The anniversary comes just days before a United Nations conference involving 132 countries which will negotiate a treaty to ban nuclear weapons. http://www.newshub.co.nz/home/new-zealand/2017/06/aucklanders-celebrate-anniversary-of-nuclear-free-new-zealand.html

June 12, 2017 Posted by | New Zealand, weapons and war | Leave a comment

Polynesia vastly affected by radioactivity from French nuclear bomb testing

French nuclear tests ‘showered vast area of Polynesia with radioactivity’ https://www.theguardian.com/world/2013/jul/03/french-nuclear-tests-polynesia-declassified
Declassified papers show extent of plutonium fall-out from South Pacific tests of 60s and 70s was kept hidden, says French paper,
Guardian, Angelique Chrisafis in Paris, Thursday 4 July 2013, French nuclear tests in the South Pacific in the 1960s and 1970s were far more toxic than has been previously acknowledged and hit a vast swath of Polynesia with radioactive fallout, according to newly declassified ministry of defence documents which have angered veterans and civilians’ groups.

The papers, seen by the French paper Le Parisien, reportedly reveal that plutonium fallout hit the whole of French Polynesia, a much broader area than France had previously admitted. Tahiti, above, the most populated island, was exposed to 500 times the maximum accepted levels of radiation. The impact spread as far as the tourist island, Bora Bora.

Thousands of veterans, families and civilians still fighting for compensation over health issues have insisted France now reveals the full truth about the notorious tests whose impact was kept secret for decades.

From 1960 to 1996, France carried out 210 nuclear tests, 17 in the Algerian Sahara and 193 in French Polynesia in the South Pacific, symbolised by the images of a mushroom cloud over the Mururoa atoll. For decades, France argued that the controlled explosions were clean. Jacques Chirac, the French president, controversially resumed nuclear atoll explosions in the South Pacific shortly after being elected in 1995.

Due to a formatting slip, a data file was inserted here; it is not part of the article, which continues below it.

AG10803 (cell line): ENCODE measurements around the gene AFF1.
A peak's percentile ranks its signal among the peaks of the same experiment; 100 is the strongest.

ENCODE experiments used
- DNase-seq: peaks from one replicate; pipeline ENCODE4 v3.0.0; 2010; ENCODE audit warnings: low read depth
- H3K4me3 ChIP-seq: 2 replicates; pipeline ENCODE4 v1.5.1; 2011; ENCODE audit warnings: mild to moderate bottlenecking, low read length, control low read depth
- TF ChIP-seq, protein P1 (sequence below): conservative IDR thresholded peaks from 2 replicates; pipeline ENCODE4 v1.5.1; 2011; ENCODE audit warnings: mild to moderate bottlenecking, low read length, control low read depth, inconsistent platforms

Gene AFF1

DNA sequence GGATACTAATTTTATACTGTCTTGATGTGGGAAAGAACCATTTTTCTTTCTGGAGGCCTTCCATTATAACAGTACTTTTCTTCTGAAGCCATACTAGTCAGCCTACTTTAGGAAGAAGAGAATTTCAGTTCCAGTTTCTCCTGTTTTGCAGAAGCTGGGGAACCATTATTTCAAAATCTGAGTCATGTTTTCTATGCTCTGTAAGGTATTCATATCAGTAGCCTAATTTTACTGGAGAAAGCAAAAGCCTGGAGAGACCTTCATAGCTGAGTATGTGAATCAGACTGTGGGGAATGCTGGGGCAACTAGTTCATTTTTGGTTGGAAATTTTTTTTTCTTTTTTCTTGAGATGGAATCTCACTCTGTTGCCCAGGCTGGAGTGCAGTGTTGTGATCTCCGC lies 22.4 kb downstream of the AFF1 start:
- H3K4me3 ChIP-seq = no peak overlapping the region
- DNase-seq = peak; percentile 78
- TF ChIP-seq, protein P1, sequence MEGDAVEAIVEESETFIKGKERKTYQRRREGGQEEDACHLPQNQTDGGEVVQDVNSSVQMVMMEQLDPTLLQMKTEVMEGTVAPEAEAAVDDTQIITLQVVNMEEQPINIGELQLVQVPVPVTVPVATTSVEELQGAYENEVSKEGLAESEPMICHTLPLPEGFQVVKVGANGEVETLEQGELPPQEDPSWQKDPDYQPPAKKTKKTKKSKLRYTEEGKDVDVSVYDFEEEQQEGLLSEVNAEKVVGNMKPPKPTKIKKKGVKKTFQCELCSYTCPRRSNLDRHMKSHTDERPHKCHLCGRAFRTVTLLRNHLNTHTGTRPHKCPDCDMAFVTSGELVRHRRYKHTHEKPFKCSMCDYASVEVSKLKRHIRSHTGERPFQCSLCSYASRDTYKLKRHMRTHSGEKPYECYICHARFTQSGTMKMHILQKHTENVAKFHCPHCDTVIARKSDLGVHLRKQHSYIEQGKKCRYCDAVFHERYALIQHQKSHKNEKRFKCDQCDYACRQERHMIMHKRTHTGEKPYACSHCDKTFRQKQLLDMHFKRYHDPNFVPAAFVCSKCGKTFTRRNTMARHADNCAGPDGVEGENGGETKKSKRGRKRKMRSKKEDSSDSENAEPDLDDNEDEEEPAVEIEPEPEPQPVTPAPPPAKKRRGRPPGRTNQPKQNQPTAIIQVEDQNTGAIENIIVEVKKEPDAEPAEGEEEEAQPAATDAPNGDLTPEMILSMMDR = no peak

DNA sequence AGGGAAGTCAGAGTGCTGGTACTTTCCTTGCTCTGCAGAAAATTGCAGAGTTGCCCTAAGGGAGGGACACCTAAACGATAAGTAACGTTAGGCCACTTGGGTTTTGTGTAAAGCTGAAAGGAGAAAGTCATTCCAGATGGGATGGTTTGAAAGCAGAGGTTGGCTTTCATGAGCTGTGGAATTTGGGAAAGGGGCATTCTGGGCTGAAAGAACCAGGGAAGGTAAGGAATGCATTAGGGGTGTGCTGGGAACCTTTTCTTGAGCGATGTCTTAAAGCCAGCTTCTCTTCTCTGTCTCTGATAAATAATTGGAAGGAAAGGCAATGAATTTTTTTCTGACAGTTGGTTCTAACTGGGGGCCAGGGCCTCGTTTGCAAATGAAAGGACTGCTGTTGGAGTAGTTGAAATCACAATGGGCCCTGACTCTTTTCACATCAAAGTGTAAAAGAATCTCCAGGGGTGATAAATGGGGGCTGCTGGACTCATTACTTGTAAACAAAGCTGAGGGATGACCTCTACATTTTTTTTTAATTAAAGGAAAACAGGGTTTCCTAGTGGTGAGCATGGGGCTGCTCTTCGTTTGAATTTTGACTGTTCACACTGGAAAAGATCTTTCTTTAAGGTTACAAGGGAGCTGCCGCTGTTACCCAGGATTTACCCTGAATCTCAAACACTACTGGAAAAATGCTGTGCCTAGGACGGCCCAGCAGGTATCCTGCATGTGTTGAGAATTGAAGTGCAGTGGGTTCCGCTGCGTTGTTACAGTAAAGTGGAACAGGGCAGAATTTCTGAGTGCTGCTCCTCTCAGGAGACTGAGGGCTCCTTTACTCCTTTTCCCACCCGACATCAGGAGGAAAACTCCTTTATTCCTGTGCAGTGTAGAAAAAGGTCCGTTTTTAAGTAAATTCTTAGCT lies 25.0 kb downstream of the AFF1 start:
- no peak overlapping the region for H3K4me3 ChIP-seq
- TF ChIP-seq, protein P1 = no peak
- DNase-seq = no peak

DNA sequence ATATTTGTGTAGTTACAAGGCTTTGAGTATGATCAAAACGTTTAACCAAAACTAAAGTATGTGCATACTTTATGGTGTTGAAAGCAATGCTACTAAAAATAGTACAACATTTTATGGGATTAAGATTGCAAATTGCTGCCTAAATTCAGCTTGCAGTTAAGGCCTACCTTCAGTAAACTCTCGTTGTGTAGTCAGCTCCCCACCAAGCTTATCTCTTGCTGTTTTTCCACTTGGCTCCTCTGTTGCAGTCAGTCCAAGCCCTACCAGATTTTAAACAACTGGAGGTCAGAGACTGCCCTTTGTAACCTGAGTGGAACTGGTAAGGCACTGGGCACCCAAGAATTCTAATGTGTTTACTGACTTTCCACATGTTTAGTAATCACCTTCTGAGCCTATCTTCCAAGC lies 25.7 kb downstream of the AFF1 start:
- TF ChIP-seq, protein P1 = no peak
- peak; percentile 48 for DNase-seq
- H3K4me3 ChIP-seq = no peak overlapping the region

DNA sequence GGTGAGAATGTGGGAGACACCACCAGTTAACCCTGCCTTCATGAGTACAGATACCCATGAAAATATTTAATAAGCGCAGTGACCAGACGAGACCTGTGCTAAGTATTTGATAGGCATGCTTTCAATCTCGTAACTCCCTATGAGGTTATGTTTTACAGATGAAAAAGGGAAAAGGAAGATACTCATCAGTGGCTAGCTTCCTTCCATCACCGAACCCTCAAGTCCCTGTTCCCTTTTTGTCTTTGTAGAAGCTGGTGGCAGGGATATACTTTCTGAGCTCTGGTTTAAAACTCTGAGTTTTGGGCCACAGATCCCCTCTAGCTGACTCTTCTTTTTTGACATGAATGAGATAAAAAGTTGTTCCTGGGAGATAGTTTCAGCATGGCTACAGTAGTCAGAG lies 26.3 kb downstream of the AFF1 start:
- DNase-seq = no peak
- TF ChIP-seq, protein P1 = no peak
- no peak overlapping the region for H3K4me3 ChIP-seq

Le Parisien said the documents “lifted the lid on one of the biggest secrets of the French army”. It said papers showed that on 17 July 1974, a test exposed Tahiti to 500 times the maximum allowed level of plutonium fallout.

Bruno Barillot, who has investigated the impacts of the nuclear tests for the Polynesian government, complained of the high levels of thyroid cancers and leukaemia in Polynesia. He said the declassified documents revealed Tahiti had “literally been showered with plutonium for two days” during the Mururoa test; from the outset France knew the impact spread further than it publicly admitted. But of the 2,050 pages declassified, 114 remained blacked out.

Richard Oldham, a member of the Polynesia nuclear workers’ association Mururoa e Tatou, told Radio New Zealand International : “It’s the right for our future generations to know what has happened in this country.”